Ricky Tay

"I Oversee Every Single Customer Complaint."

Portrait of Tammy Strobel
"I Oversee Every Single Customer Complaint."
Ricky’s first
car was
a classic
Beetle that
had a semiautomatic
Ricky’s first car was a classic Volkswagen Beetle that had a semiautomatic gearbox.

RICKY Tay is the first Singaporean to helm Volkswagen Group Singapore since the firm began directly managing its retail business here in 2007.

The 59-year-old, who is married with two children, is a motoring industry veteran with over 30 years of experience under his belt. Half of that was spent with the Volkswagen Group.

Interestingly, Ricky’s first foray into the automobile business was with Alfa Romeo, followed by the Fiat Group, where he stayed for 14 years. He then did a six-year stint with Peugeot, before finally moving to Volkswagen.

Ricky’s first post in VW was in 2001, when he was a regional manager overseeing the Pacific Rim. He was then assigned to Shanghai Volkswagen, where he was tasked with developing the dealer network and increasing the brand’s sales.

He was then appointed as the managing director for Volkswagen Group Malaysia, before once again being sent to China. This time, however, he assumed the role of managing director for both Volkswagen Group Import China and Bentley Motors China.

Ricky sits down with Torque to discuss the challenges faced by Volkswagen, and tells us how he plans to grow customers’ loyalty to the brand.

Where were you working at before Alfa Romeo?

Interestingly, my first job had nothing to do with automobiles. After I earned my degree in mechanic al engineering, I began working in the steam boiler business, maintaining and repairing steam boilers used by hotels for their laundry. My time at Alfa Romeo gave me my first overseas posting – I spent seven years in Taiwan.

What were the biggest challenges you faced in Shanghai Volkswagen?

When I moved to China in 2001, the automotive business had just taken off. At the time, we were only selling 200,000 cars a year. Today, that figure is around 1.6 million. Initially, we needed to reorganise the whole dealer network.

There was no synergy between sales and aftersales. The main objective was to merge these two, and that took four years. Service, sales and spare parts – all dealerships had to have these three.

What were the issues you faced as managing director of Volkswagen Group Malaysia?

When I moved there, we were selling about 2500 cars annually, and we brought it up to around 13,000. To increase sales, I focussed on increasing our brand awareness, which was quite low.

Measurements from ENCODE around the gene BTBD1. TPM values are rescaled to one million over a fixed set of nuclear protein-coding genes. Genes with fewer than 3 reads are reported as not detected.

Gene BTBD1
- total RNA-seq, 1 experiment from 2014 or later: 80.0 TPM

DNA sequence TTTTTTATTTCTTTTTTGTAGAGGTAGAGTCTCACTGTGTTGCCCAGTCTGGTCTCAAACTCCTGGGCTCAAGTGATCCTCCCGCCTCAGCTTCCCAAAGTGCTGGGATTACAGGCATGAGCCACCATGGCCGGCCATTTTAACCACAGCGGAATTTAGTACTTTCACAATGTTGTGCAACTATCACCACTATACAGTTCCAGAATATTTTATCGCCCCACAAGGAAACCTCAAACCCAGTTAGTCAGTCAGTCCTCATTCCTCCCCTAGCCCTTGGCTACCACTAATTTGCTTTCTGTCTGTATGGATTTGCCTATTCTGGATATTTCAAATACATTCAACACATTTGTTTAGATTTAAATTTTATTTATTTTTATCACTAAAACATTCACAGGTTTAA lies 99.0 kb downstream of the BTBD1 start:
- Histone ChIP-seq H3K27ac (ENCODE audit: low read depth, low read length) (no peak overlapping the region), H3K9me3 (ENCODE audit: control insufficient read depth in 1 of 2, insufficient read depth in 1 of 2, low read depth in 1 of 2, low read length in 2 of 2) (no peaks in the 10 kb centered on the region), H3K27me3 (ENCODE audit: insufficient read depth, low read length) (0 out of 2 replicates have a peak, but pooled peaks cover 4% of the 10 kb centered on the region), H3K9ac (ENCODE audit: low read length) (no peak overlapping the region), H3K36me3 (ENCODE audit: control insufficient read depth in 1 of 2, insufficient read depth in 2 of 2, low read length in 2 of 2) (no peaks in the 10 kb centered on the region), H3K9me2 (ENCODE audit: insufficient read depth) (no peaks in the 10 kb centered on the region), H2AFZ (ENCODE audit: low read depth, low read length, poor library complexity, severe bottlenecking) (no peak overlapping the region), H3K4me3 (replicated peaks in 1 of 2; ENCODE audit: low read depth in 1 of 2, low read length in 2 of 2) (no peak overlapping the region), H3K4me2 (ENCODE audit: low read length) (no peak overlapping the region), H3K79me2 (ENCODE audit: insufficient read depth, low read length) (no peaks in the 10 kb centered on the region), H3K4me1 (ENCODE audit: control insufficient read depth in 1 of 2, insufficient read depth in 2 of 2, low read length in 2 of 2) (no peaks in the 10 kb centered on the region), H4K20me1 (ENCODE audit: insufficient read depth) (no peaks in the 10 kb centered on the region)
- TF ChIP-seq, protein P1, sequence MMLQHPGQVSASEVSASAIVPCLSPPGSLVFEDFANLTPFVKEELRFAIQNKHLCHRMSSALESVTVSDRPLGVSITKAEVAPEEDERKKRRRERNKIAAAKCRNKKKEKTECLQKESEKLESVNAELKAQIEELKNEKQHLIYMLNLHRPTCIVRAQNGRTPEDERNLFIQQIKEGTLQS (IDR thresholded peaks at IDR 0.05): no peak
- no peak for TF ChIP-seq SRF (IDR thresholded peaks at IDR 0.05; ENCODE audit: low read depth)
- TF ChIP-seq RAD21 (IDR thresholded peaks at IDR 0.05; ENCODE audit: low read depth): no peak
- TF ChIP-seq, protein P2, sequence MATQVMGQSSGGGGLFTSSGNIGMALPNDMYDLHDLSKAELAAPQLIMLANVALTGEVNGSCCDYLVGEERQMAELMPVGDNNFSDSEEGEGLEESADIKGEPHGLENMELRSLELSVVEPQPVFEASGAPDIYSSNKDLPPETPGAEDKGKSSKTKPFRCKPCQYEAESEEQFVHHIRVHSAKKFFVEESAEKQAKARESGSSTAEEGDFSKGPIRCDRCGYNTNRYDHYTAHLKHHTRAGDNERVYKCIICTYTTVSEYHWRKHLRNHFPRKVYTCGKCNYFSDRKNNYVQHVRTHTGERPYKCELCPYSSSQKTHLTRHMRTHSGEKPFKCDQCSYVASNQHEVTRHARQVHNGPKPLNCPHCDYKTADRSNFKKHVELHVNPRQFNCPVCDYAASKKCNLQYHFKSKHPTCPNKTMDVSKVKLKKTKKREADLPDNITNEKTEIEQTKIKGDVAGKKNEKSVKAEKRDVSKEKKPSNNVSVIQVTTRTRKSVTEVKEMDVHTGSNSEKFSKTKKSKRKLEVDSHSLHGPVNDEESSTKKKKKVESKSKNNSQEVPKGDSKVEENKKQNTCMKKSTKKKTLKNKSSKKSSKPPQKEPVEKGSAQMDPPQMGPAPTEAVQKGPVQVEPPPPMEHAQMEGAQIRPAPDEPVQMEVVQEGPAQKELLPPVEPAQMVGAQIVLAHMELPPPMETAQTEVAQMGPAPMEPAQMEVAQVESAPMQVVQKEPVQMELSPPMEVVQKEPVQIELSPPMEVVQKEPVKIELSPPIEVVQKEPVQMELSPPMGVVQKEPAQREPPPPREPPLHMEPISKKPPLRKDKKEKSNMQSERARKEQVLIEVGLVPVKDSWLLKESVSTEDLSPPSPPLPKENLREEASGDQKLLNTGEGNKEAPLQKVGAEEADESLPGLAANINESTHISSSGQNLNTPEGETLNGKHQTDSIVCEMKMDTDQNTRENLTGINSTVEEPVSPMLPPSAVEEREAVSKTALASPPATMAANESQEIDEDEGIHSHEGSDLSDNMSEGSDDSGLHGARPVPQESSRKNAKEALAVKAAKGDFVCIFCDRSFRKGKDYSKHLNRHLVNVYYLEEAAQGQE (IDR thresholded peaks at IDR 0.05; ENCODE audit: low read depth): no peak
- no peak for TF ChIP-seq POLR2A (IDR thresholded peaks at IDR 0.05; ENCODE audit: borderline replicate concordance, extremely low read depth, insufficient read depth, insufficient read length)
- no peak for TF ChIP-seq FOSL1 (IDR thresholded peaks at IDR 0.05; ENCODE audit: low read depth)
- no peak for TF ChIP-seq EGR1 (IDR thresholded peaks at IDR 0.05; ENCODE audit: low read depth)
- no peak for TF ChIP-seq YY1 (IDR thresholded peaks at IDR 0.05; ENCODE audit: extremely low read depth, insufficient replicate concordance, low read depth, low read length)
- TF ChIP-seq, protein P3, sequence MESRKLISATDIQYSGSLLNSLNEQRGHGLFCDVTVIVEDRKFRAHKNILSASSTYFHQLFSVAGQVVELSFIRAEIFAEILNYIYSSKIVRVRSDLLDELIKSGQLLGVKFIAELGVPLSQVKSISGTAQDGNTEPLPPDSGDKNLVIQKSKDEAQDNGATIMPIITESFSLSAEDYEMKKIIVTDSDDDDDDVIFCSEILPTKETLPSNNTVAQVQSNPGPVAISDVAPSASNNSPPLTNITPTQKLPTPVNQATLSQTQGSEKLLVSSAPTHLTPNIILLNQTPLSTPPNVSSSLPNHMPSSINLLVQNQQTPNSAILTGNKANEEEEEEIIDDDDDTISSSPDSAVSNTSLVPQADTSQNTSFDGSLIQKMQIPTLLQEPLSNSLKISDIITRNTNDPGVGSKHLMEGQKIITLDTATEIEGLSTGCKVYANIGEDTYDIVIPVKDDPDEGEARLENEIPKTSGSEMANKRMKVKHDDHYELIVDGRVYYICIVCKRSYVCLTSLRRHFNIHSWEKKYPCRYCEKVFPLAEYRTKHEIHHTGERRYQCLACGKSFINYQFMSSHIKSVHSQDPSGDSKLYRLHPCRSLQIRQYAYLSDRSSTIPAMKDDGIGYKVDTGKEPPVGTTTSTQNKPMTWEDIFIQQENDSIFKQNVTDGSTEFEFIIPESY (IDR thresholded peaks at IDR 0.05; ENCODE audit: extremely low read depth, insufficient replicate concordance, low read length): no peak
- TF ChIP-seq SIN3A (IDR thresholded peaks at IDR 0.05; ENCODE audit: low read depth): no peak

We already had 13 dealers then, and I did not want to add more. It is important to ensure dealer profitability so that they’ll support the brand. You have a strong background in sales and aftersales.

Which one matters more? Selling cars is one thing. But in order for customers to keep returning, we need to delight them. Customer delight creates loyalty. Achieving a sales target is great. But without returning customers, you can forget about doing business tomorrow.

My Reading Room
How do you achieve “customer delight”?

Meeting a customer’s expectations is only a 99 percent achievement. We must exceed this if we are to delight them. I actually oversee every single customer complaint.

The most important customers are those who don’t complain. They don’t wish to create trouble, and will instead quietly leave your brand for another.

How do you deal with minor issues that get overblown, especially on social media?

I think a lot of it is down to communication. The problem could be small. If my receptionist or technician does not communicate well with the customer, that could lead to an issue.

If the customer is confused because he or she is not technically inclined, then the problem is magnified. Our guys have to educate the customers on the technicalities of their car. Perhaps augmented reality apps can help.

What was your personal reaction to “Dieselgate”?

It was a shock to me. I couldn’t imagine such a thing happening. After the company admitted to engineering the “defeat software”, we had no choice but to face the issue. 

How do you win back your customers’ trust?

Putting “Dieselgate” aside, what matters more to me is how satified a customer is with his car. Does it serve him well? When he needs the engine's power, is it there? This is more important to the person who buys the car.

There’s already a solution to “Dieselgate”. Once the affected cars are re-mapped, the problem is solved. I’m focussing more on winning the customer’s trust in our cars and services.

In the larger picture, there are a lot more vehicles on the roads today that emit more harmful particles than our affected models.